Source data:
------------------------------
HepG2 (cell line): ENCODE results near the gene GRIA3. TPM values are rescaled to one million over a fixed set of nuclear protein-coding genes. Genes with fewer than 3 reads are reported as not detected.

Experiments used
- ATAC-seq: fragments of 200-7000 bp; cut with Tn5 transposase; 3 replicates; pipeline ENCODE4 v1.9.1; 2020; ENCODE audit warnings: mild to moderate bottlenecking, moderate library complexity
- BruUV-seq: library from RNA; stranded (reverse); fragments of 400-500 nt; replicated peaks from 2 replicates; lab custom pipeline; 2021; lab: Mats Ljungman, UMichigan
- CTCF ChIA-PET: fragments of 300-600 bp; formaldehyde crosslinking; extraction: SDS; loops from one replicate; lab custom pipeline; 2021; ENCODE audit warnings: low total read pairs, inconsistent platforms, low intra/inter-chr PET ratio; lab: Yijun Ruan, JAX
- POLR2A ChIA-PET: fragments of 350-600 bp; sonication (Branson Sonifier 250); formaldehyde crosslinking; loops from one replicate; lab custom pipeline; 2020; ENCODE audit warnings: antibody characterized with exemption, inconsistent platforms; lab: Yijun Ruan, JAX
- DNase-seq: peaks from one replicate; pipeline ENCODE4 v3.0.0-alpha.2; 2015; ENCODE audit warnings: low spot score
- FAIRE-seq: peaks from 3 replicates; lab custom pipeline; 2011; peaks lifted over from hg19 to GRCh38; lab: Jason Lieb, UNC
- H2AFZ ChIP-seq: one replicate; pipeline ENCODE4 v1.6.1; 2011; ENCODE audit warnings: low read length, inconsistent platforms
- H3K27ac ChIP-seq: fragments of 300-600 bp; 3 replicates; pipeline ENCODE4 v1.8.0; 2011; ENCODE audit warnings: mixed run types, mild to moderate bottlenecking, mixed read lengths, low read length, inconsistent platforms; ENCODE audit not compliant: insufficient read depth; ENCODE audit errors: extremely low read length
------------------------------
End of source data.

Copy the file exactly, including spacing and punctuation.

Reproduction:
HepG2 (cell line): ENCODE results near the gene GRIA3. TPM values are rescaled to one million over a fixed set of nuclear protein-coding genes. Genes with fewer than 3 reads are reported as not detected.

Experiments used
- ATAC-seq: fragments of 200-7000 bp; cut with Tn5 transposase; 3 replicates; pipeline ENCODE4 v1.9.1; 2020; ENCODE audit warnings: mild to moderate bottlenecking, moderate library complexity
- BruUV-seq: library from RNA; stranded (reverse); fragments of 400-500 nt; replicated peaks from 2 replicates; lab custom pipeline; 2021; lab: Mats Ljungman, UMichigan
- CTCF ChIA-PET: fragments of 300-600 bp; formaldehyde crosslinking; extraction: SDS; loops from one replicate; lab custom pipeline; 2021; ENCODE audit warnings: low total read pairs, inconsistent platforms, low intra/inter-chr PET ratio; lab: Yijun Ruan, JAX
- POLR2A ChIA-PET: fragments of 350-600 bp; sonication (Branson Sonifier 250); formaldehyde crosslinking; loops from one replicate; lab custom pipeline; 2020; ENCODE audit warnings: antibody characterized with exemption, inconsistent platforms; lab: Yijun Ruan, JAX
- DNase-seq: peaks from one replicate; pipeline ENCODE4 v3.0.0-alpha.2; 2015; ENCODE audit warnings: low spot score
- FAIRE-seq: peaks from 3 replicates; lab custom pipeline; 2011; peaks lifted over from hg19 to GRCh38; lab: Jason Lieb, UNC
- H2AFZ ChIP-seq: one replicate; pipeline ENCODE4 v1.6.1; 2011; ENCODE audit warnings: low read length, inconsistent platforms
- H3K27ac ChIP-seq: fragments of 300-600 bp; 3 replicates; pipeline ENCODE4 v1.8.0; 2011; ENCODE audit warnings: mixed run types, mild to moderate bottlenecking, mixed read lengths, low read length, inconsistent platforms; ENCODE audit not compliant: insufficient read depth; ENCODE audit errors: extremely low read length